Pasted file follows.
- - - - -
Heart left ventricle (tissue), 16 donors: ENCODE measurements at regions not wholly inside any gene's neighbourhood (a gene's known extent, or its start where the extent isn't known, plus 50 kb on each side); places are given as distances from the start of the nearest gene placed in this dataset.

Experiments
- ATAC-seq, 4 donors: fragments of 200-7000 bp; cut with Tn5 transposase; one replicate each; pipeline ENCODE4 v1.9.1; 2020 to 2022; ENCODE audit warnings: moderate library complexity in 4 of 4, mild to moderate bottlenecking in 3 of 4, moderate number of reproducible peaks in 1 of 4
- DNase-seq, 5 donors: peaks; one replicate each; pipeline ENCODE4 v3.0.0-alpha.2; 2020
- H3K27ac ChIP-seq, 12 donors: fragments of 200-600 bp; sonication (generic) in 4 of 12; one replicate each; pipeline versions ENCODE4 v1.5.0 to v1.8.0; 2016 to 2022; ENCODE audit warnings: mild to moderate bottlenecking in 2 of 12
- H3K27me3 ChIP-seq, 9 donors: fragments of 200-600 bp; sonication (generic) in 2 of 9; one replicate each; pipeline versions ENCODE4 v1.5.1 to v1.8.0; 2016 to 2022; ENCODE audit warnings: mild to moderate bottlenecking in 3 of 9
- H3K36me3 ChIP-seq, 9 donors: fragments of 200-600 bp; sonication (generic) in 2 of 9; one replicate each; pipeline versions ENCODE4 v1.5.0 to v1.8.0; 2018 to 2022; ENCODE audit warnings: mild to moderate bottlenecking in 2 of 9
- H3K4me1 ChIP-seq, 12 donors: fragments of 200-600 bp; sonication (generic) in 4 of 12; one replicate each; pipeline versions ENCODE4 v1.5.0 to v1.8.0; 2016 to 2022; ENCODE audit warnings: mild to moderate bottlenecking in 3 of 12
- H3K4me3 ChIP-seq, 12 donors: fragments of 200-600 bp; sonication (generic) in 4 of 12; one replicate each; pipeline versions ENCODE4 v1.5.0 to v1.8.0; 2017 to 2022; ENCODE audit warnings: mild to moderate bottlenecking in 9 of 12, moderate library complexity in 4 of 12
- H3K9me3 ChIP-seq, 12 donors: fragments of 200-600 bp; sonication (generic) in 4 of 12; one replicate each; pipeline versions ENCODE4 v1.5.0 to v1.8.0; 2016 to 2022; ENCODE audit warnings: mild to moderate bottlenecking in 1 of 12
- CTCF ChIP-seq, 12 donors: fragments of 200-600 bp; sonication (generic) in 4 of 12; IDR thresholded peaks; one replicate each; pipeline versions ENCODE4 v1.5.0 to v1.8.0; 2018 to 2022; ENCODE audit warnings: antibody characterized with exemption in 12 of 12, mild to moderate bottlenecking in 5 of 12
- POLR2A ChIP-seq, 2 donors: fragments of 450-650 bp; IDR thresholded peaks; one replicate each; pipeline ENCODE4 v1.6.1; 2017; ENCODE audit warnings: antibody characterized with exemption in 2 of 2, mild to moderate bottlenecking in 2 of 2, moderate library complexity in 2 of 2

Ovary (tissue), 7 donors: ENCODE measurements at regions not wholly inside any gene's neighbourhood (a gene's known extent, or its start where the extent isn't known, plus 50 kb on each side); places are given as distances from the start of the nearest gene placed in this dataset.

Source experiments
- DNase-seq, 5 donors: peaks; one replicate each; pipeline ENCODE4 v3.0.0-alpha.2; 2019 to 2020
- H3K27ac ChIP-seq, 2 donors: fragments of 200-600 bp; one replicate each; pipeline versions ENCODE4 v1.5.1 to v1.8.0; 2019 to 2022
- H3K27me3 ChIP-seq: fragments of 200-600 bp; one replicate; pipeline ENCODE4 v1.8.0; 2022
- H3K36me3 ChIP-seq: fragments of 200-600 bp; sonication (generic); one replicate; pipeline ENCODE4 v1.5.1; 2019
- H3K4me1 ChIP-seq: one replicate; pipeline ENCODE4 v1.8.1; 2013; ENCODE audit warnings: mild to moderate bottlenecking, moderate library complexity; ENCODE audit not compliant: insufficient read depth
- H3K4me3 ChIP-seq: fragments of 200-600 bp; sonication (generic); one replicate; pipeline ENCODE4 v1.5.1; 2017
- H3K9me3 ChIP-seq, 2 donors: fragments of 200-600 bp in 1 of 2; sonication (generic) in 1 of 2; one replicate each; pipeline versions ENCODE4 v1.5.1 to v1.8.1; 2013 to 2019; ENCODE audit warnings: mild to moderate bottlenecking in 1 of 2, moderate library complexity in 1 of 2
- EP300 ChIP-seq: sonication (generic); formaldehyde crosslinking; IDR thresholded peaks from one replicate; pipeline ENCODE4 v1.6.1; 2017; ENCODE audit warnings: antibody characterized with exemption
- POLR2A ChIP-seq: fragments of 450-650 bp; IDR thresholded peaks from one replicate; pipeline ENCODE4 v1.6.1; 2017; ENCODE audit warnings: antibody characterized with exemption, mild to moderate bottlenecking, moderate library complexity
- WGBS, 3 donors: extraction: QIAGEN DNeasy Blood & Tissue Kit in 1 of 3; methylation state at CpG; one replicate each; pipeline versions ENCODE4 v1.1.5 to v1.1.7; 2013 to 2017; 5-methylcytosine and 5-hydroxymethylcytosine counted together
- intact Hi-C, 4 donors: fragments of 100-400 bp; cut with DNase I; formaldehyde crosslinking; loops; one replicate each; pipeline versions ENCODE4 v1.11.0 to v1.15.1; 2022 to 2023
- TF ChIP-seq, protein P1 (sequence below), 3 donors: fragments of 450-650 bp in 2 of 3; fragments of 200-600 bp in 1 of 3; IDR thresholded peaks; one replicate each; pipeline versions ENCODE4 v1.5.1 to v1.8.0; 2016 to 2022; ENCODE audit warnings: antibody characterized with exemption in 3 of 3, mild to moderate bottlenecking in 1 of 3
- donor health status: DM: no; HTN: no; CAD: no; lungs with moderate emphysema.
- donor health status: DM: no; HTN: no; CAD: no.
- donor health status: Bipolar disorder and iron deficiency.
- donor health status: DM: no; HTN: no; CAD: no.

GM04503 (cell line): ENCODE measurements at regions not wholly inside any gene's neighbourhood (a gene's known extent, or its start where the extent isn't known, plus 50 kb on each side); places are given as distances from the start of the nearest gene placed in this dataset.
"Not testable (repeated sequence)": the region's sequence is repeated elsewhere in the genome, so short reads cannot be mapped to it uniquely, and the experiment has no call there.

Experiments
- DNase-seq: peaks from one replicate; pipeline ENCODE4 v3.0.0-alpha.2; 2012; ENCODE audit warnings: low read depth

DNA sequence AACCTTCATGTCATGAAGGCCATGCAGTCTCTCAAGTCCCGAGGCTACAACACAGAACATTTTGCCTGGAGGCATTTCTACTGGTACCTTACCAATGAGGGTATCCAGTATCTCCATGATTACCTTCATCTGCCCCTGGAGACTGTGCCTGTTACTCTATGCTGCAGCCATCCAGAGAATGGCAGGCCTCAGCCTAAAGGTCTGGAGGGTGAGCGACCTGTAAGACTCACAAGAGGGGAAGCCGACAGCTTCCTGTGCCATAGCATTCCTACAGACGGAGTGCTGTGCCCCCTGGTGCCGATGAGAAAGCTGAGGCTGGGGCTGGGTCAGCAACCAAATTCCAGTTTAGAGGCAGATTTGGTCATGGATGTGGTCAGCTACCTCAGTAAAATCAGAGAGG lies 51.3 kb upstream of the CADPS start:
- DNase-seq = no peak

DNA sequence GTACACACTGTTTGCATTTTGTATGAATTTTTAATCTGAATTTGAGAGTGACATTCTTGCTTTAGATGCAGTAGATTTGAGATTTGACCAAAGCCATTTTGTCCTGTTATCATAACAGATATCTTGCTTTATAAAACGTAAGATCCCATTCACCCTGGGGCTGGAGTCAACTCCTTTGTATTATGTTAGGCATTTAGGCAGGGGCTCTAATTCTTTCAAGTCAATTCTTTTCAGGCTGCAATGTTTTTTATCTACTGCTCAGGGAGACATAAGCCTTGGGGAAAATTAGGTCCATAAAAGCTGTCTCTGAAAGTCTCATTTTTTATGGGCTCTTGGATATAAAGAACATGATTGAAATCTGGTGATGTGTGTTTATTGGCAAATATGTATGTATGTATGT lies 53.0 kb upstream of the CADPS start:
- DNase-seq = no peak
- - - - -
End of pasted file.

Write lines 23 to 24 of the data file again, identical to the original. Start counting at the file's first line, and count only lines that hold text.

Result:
- POLR2A ChIP-seq: fragments of 450-650 bp; IDR thresholded peaks from one replicate; pipeline ENCODE4 v1.6.1; 2017; ENCODE audit warnings: antibody characterized with exemption, mild to moderate bottlenecking, moderate library complexity
- WGBS, 3 donors: extraction: QIAGEN DNeasy Blood & Tissue Kit in 1 of 3; methylation state at CpG; one replicate each; pipeline versions ENCODE4 v1.1.5 to v1.1.7; 2013 to 2017; 5-methylcytosine and 5-hydroxymethylcytosine counted together